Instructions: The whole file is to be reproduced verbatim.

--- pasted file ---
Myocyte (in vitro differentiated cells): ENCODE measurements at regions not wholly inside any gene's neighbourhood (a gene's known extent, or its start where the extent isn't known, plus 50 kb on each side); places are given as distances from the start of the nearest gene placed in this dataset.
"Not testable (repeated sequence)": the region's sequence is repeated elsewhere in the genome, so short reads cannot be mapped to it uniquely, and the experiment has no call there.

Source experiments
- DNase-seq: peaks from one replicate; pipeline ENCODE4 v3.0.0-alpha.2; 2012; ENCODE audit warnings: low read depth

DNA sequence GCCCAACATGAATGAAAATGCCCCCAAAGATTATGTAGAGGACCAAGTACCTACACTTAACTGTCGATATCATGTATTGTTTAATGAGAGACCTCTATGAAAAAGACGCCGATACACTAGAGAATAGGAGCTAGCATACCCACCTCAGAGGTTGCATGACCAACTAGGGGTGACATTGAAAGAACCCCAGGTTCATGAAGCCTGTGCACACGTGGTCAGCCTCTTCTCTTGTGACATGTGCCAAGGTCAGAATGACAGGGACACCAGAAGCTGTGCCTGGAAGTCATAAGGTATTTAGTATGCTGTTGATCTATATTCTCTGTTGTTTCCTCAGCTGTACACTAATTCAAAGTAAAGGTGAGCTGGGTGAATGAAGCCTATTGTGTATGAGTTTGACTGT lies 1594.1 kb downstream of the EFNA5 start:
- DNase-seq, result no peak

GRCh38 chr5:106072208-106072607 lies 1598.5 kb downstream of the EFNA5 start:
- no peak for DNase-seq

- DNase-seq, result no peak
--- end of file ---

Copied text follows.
Myocyte (in vitro differentiated cells): ENCODE measurements at regions not wholly inside any gene's neighbourhood (a gene's known extent, or its start where the extent isn't known, plus 50 kb on each side); places are given as distances from the start of the nearest gene placed in this dataset.
"Not testable (repeated sequence)": the region's sequence is repeated elsewhere in the genome, so short reads cannot be mapped to it uniquely, and the experiment has no call there.

Source experiments
- DNase-seq: peaks from one replicate; pipeline ENCODE4 v3.0.0-alpha.2; 2012; ENCODE audit warnings: low read depth

DNA sequence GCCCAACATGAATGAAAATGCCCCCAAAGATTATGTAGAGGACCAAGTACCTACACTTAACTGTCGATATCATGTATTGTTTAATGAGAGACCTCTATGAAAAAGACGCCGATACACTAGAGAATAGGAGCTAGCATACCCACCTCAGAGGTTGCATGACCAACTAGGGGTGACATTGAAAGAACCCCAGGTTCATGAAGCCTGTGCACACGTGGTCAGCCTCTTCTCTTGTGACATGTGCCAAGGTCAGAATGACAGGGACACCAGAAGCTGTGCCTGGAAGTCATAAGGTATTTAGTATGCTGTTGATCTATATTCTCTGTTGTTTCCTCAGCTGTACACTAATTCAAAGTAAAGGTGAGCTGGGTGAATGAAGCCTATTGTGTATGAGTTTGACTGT lies 1594.1 kb downstream of the EFNA5 start:
- DNase-seq, result no peak

GRCh38 chr5:106072208-106072607 lies 1598.5 kb downstream of the EFNA5 start:
- no peak for DNase-seq

- DNase-seq, result no peak